It's all in the math: WG&F calculates costs
A Wyoming Game and Fish
Department employee takes a blood sample from an elk at the Muddy Creek elk feedground to test for brucellosis.
by Cat Urbigkit, Pinedale Online!
June 25, 2007
Although the latest results from the Wyoming Game and Fish Department indicate that the recent test-and-removal program for elk at the Muddy Creek feedground cost some $22,563 per elk removed, the lesson to be learned may be that itís all in the math.
On the expenditure side, WG&F tallied the total cost of the portable elk trap ($153,730), salary and fringe benefits ($89,702), travel expenses ($14,793), lab costs ($16,219), vehicle usage ($16,076) and meat processing ($2,794).
Those line items total $293,314. To come up with how much that cost per elk, WG&F then divided the total cost by 13, the number of brucellosis seropositive animals removed from the feedground.
But is that a fair calculation? Probably not.
First, a lot more than 13 elk were processed through the trap this second year of the program. All the elk processed were sexed, aged, and permanently ear tagged for future identification, so the agency will be able to learn about elk movement, in addition to learning any future change in disease status of these animals. Taking this into consideration, perhaps the total cost should have been divided by the total number of elk bled for brucellosis (79) which would make the cost per elk processed only about $3,712.
But the number should probably be even less.
In coming up with the cost-per-elk removed, WG&F included the cost of the trap again. The agency put that into the tally last year as well. WG&F didnít pay for the $153,730 trap twice, so putting that cost in twice really isnít legitimate. When that cost is removed, the cost is more like $1,766 per female elk processed. Thatís not near as dramatic a number as WG&Fís $22,563. The number would be even less if we included the males tagged and processed in the trap on those days as well.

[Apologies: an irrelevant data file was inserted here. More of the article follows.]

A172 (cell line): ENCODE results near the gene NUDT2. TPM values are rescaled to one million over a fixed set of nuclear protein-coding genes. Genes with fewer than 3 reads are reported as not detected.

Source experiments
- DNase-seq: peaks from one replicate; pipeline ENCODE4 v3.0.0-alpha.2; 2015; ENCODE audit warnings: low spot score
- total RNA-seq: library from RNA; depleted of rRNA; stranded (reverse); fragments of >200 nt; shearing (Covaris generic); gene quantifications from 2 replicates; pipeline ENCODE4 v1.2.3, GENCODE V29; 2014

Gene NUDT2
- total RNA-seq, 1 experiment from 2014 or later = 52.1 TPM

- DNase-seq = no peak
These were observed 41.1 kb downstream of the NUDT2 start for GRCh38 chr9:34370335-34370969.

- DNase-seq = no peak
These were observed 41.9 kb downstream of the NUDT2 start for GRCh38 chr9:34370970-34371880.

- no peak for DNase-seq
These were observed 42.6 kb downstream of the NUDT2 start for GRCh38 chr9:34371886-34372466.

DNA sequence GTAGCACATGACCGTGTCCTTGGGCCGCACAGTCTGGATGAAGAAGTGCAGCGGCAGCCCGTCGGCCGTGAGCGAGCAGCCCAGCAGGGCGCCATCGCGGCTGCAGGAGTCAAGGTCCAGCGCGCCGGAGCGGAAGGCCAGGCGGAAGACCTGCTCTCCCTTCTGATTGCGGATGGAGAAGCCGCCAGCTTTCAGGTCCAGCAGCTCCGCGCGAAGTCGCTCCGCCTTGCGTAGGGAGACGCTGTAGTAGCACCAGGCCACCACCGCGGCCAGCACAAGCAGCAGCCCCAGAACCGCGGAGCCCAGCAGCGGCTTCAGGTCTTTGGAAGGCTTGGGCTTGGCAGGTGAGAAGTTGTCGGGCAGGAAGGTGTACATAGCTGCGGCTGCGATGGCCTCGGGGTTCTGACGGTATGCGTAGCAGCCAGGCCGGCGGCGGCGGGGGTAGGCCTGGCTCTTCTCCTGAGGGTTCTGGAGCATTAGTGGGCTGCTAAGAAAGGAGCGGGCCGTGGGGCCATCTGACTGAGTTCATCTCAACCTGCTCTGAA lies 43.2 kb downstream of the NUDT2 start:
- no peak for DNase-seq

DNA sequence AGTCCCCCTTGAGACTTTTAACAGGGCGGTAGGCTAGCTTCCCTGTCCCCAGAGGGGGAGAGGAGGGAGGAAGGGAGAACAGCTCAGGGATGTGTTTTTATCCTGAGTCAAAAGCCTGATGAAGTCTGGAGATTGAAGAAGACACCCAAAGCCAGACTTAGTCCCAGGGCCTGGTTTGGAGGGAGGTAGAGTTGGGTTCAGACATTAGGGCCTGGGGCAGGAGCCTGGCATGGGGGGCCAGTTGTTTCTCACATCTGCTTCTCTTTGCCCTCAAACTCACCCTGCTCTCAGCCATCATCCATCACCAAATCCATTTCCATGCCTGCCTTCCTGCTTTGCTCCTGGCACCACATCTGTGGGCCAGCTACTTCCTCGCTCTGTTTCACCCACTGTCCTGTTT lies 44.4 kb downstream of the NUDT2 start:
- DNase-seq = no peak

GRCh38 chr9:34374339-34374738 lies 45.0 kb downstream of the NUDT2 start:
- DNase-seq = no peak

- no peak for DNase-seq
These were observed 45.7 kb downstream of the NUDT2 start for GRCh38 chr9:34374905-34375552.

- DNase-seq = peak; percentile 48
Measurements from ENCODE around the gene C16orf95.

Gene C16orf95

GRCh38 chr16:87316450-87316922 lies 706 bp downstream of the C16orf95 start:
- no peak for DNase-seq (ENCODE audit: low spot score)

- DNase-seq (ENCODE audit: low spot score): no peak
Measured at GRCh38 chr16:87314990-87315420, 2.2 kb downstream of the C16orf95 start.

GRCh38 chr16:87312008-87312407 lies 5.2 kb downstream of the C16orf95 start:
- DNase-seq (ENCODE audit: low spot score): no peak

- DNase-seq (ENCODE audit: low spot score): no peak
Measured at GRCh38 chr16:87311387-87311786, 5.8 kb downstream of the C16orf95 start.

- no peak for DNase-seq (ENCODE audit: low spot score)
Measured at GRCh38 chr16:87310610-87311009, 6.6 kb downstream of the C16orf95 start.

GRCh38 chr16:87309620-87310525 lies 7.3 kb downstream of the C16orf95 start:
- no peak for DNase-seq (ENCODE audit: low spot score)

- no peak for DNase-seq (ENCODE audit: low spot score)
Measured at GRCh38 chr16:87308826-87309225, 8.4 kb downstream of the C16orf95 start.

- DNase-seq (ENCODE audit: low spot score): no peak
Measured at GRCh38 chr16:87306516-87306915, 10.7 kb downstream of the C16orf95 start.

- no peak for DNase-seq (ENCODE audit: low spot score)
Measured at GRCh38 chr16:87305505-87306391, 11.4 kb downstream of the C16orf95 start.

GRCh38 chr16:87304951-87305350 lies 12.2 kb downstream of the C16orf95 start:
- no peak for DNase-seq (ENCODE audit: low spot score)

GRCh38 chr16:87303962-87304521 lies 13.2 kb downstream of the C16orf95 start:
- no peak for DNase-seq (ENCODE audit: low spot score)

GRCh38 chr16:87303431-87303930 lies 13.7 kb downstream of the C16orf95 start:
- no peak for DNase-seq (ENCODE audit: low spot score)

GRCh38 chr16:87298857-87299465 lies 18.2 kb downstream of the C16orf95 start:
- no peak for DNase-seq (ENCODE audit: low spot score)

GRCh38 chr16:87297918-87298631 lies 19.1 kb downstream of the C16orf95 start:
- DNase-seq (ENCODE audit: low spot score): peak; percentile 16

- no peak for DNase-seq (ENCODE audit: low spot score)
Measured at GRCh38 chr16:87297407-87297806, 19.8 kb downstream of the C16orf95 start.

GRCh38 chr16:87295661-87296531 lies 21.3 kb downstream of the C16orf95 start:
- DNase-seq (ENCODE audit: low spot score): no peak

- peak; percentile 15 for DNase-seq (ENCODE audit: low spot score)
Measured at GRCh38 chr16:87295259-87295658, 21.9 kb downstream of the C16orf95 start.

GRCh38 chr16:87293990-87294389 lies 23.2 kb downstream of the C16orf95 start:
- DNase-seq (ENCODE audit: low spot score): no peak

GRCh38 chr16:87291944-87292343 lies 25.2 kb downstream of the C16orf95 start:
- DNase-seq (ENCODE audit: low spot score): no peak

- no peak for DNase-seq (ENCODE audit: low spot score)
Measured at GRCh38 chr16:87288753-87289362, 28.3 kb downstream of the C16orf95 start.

In a press release this week, WG&F reported, ďEven though the cost per elk increased significantly from $5,911 in 2006, the total cost of the trapping operation remained nearly stable.Ē
Last yearís figures suffer the same flaw. Total expenditures last year were $310,856. If the number of elk processed and tested were used (171) instead of the number of elk removed (58) the results are much smaller Ė about a third, at $1,817.
While WG&Fís numbers may not be a comprehensive reflection of the costs associated with the test-and-removal program, there are some valuable numbers.
Ten percent of the cow elk recaptured in 2007 (also captured/tested in 2006) seroconverted, indicating an exposure event likely occurred during winter/spring of 2006. Three of the four elk that seroconverted were culture positive, potentially indicating recent exposure.
"We won't know how effective we have been at reducing overall brucellosis prevalence in the herd until the 5-year project is completed and we've analyzed the results," said Scott Talbott, WG&F Assistant Wildlife Division Chief. "The project will be limited to the Pinedale elk herd until a detailed assessment has been made after the conclusion of the project in 2010."